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Im using .net 4.0 and when I talk to a database using SqlConnection class etc is this still or has that dinosaur died?

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Dinosaurs never die, they just turn into oil and run our cities. – Robert Harvey Jul 12 '11 at 17:58
Why on earth was this closed as not constuctive? Its a question, and very relevant meaning. Its concise and it in no way is an opinion! – Exitos Jul 12 '11 at 18:02
Is the .NET SQL stuff (e.g. SqlConnection, SqlCommand) separate from ADO.NET or are they inseparable at this point? <-- This is what I got from the question. The Sql* is used when dealing with LINQ2SQL, at the very least. I've never dealt with EF but imagine it functions a the "common base" for ORMs, much like "DBI" in Perl or Ruby, for instance. – user166390 Jul 12 '11 at 18:02
@Pete2k Indeed. Voting to re-open. – user166390 Jul 12 '11 at 18:03
@Pete2k: I voted to close as "not a real question" because it certainly appears to be rhetorical. The documentation on the SqlConnection class mentions ADO.Net all over the place; there has been no indication from anywhere that ADO.Net "has died". In short, the question and any possible answer adds nothing to SO. – NotMe Jul 12 '11 at 22:06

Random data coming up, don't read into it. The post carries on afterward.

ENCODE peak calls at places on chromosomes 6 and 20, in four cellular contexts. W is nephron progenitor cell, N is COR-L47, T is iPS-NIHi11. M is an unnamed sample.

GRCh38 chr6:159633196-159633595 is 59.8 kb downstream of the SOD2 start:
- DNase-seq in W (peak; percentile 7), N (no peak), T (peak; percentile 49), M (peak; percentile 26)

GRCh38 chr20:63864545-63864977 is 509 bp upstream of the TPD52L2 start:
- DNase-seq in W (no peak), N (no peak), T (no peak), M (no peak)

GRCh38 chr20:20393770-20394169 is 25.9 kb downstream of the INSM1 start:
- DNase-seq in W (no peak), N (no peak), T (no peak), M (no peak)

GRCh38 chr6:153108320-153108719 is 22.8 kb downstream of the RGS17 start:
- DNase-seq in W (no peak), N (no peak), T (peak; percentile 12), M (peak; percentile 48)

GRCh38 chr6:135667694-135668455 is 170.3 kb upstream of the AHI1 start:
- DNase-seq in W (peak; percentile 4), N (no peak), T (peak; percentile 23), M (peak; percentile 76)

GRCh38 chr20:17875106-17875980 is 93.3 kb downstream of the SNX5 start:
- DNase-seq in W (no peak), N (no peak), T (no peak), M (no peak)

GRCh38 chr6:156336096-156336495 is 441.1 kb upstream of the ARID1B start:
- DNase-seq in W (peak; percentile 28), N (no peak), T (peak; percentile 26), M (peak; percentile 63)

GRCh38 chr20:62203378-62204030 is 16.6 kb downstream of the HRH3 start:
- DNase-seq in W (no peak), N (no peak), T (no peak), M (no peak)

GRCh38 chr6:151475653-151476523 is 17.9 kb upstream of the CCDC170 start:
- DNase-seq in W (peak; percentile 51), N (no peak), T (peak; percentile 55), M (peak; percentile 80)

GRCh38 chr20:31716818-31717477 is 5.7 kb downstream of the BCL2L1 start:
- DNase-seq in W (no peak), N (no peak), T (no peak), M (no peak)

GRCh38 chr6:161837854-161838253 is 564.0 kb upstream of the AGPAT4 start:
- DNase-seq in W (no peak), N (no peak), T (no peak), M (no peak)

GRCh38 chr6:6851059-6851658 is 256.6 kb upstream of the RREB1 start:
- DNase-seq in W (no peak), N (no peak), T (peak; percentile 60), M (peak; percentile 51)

4 Answers 4

up vote 4 down vote accepted

ADO.Net is alive and well. Just about every ORM out there for .net is built on it so it's not going away anytime soon.

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lol chris I thought my question wasnt constructive mate hehe. Thanks for your response. – Exitos Jul 14 '11 at 8:40

That dino's not dead...

The ADO.NET Entity Framework is a set of data-access APIs for the Microsoft .NET Framework, similar to the Java Persistence API, targeting the version of ADO.NET that ships with .NET Framework 4.0.

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Erm... ADO.NET and EF are not quite the same thing, despite Microsoft's insistence on creating confusion by mixing the names together. – Robert Harvey Jul 12 '11 at 17:59
Good point... let me trim down that quote to the relevant part... – Michael Fredrickson Jul 12 '11 at 18:00

The SqlConnection class is derived from the DBConnection class, which is part of the System.Data.Common namespace (i.e. ADO.NET).

As others have pointed out, ADO.NET is the foundation on which Linq to SQL and the Entity Framework are built. ADO.NET has not been replaced, it's just been enhanced and built upon.

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Yes. In fact, ADO.NET is more integrated with new language features and technologies than ever before. Linq to SQL and Entity Framework sit on top of and use ADO.NET to interact with databases, for example.

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